Imagine you are in a boring meeting and one of your coworkers suddenly yells, “I really don’t care!”
A few years ago, I was interviewed for an hour by three people for a key role on the tech team at a large corporation.
Two of the three interviewers were totally engaged with me: making great eye contact, asking challenging questions, and really diving into my experience to see if I would be a fit for their organization.
But one of the interviewers (to protect his identity, let’s call him Tom), stared at his phone the majority of the time.
As I walked out of the building, I felt really good about my own interview performance, but I didn’t think I would get the job offer. I clearly didn’t engage with all three interviewers and it bothered me.
A week later, they made me a generous offer and I was excited to take on the new challenge. But that one interviewer I didn’t connect with still gnawed at me.
Once I had developed a rapport with Tom, I asked him about the interview. He was shocked and apologized. He hadn’t realized how much time he spent on his phone – he thought it was just a couple of quick checks!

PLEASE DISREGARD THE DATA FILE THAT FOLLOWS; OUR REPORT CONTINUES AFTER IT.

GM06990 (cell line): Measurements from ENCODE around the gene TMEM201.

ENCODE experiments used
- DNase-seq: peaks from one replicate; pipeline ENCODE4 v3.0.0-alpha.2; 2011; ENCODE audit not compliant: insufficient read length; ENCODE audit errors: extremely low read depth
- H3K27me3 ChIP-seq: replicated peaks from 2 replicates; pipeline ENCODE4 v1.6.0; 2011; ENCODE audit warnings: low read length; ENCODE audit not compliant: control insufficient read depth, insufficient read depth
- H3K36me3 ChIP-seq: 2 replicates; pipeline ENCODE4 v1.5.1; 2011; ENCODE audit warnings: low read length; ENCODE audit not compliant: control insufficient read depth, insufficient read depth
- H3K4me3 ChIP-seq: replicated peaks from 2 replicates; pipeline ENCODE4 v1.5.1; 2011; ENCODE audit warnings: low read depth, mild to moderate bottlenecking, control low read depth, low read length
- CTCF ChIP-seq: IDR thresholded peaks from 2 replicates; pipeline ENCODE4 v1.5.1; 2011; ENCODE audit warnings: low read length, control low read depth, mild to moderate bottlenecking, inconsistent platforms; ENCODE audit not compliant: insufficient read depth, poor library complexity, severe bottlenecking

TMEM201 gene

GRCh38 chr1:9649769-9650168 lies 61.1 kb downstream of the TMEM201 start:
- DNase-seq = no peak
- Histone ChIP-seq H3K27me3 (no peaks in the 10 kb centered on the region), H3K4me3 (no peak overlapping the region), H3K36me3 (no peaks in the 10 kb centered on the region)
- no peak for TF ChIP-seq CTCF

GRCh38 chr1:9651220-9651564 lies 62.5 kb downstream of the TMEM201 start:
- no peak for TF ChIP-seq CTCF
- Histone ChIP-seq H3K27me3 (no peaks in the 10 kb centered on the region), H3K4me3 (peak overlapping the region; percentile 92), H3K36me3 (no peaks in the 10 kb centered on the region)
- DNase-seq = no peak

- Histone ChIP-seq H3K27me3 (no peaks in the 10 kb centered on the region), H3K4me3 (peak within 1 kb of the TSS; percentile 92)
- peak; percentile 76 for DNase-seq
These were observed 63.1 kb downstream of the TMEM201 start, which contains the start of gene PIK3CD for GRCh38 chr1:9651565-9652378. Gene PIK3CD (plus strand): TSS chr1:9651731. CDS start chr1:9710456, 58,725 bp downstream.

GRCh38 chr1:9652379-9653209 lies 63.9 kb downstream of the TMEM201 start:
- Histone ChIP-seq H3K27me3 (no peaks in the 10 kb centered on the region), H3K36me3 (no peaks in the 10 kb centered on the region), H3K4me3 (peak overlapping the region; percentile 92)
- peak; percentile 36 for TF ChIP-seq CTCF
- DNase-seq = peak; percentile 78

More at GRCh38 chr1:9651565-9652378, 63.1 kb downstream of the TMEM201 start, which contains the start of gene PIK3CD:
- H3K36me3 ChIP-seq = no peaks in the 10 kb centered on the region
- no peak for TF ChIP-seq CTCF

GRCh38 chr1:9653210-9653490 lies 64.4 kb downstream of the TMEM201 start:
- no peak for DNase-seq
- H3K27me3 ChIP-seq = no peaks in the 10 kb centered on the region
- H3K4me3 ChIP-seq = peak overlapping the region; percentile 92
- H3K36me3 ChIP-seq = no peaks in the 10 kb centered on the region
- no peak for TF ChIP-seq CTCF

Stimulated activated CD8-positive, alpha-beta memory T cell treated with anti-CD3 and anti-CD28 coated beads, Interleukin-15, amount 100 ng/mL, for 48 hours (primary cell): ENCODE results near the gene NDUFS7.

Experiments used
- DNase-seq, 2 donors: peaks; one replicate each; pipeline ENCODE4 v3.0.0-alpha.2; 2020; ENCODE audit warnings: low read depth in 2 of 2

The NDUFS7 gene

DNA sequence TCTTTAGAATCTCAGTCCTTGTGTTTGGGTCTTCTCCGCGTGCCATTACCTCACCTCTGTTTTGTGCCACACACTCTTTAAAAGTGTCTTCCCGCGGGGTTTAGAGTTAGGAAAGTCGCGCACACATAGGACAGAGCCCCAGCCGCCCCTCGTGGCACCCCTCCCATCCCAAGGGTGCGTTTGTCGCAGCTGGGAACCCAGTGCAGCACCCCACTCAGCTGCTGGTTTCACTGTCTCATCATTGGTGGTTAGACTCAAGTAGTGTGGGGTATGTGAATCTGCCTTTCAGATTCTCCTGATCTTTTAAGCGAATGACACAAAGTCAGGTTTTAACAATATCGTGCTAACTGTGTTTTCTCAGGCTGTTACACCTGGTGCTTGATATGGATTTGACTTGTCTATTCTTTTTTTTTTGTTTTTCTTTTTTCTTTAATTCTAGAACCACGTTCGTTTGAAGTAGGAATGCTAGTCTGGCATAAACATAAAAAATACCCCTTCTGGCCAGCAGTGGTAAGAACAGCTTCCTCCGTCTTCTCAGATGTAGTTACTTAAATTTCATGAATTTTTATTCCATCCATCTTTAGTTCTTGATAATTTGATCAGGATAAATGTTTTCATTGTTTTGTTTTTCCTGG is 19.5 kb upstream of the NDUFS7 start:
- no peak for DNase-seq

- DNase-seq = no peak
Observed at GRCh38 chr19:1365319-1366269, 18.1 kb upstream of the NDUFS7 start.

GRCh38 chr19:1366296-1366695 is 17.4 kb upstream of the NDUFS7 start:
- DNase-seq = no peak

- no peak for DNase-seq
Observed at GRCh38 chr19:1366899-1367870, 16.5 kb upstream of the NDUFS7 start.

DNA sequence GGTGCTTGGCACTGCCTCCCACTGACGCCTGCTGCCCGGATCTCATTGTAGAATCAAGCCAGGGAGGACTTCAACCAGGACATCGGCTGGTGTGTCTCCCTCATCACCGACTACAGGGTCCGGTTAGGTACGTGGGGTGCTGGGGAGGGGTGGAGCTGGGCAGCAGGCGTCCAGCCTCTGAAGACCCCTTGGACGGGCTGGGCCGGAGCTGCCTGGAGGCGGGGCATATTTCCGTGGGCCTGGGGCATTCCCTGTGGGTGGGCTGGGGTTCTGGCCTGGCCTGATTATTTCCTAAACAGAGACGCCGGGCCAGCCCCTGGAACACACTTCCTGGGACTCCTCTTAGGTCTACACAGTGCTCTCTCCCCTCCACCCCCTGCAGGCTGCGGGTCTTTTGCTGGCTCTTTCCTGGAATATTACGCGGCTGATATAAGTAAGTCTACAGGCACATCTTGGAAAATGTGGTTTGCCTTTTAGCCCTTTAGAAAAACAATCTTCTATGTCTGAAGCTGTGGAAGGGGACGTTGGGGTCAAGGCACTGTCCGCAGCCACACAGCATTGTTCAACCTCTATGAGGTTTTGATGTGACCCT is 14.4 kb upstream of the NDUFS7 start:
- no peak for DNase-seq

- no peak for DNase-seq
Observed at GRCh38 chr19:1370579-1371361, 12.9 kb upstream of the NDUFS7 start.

Tom didn’t intend on sending me the message that he was disinterested, didn’t care, or was just plain too busy to deal with getting to know me. But he most certainly did communicate those negative things whether he intended to or not.
It is not just interviews where I see technology people miss this key concept.
We get bogged down in meetings that seem to go on forever and don’t have a clear meaning, so what do we do? Check in on our email, Slack notifications, or other distractions to stay busy. But this is a disservice to your colleagues and it sends them a loud message, “I don’t really care.”
So, for better communication and to be more effective, eliminate as many distractions as possible: anything that breaks your focus and gives the impression that you’re not fully engaged in the conversation. Try it, I promise you’ll see a positive difference immediately.